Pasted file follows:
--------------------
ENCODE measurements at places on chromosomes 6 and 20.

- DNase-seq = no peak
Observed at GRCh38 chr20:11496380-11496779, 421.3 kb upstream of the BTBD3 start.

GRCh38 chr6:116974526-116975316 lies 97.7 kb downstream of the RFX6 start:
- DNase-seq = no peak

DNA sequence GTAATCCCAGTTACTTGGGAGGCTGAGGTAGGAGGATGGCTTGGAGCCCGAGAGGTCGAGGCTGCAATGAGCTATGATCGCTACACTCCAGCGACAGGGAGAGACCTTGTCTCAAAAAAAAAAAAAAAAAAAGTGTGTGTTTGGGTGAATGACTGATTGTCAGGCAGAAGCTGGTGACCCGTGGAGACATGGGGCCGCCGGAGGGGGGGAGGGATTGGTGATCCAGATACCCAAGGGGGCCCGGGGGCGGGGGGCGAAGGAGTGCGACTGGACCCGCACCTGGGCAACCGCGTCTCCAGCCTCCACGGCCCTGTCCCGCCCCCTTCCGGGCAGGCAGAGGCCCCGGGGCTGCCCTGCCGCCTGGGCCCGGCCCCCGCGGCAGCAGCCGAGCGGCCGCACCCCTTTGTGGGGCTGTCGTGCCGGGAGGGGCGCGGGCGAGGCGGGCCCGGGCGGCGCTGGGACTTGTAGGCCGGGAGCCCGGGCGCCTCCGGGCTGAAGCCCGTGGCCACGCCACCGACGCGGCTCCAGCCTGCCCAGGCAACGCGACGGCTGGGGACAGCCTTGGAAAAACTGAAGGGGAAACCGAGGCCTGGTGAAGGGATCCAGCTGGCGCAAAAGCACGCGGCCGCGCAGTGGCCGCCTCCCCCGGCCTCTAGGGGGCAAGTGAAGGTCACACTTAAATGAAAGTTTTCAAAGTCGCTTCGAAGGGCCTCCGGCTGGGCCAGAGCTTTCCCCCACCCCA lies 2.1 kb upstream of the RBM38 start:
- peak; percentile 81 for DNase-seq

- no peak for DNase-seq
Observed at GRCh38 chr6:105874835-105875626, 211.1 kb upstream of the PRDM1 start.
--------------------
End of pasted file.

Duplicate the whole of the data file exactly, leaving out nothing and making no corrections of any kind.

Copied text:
ENCODE measurements at places on chromosomes 6 and 20.

- DNase-seq = no peak
Observed at GRCh38 chr20:11496380-11496779, 421.3 kb upstream of the BTBD3 start.

GRCh38 chr6:116974526-116975316 lies 97.7 kb downstream of the RFX6 start:
- DNase-seq = no peak

DNA sequence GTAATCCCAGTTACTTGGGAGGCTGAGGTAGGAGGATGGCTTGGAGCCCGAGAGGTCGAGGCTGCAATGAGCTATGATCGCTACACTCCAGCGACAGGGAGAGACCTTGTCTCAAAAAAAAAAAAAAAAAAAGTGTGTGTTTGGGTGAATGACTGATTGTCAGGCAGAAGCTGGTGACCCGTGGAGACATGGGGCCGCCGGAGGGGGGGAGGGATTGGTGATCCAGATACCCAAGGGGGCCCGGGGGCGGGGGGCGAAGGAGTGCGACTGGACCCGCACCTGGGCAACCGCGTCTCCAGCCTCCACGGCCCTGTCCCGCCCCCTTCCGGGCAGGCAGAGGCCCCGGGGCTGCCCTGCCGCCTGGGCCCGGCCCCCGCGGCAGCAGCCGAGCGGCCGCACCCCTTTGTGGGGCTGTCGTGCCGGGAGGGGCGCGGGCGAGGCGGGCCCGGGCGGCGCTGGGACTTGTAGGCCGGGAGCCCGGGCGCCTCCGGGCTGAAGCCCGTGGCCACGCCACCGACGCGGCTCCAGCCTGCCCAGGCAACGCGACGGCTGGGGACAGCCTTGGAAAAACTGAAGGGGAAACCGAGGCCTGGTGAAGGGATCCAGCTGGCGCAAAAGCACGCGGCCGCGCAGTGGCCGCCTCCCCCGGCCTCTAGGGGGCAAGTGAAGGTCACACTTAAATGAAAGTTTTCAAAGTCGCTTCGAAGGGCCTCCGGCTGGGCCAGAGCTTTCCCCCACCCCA lies 2.1 kb upstream of the RBM38 start:
- peak; percentile 81 for DNase-seq

- no peak for DNase-seq
Observed at GRCh38 chr6:105874835-105875626, 211.1 kb upstream of the PRDM1 start.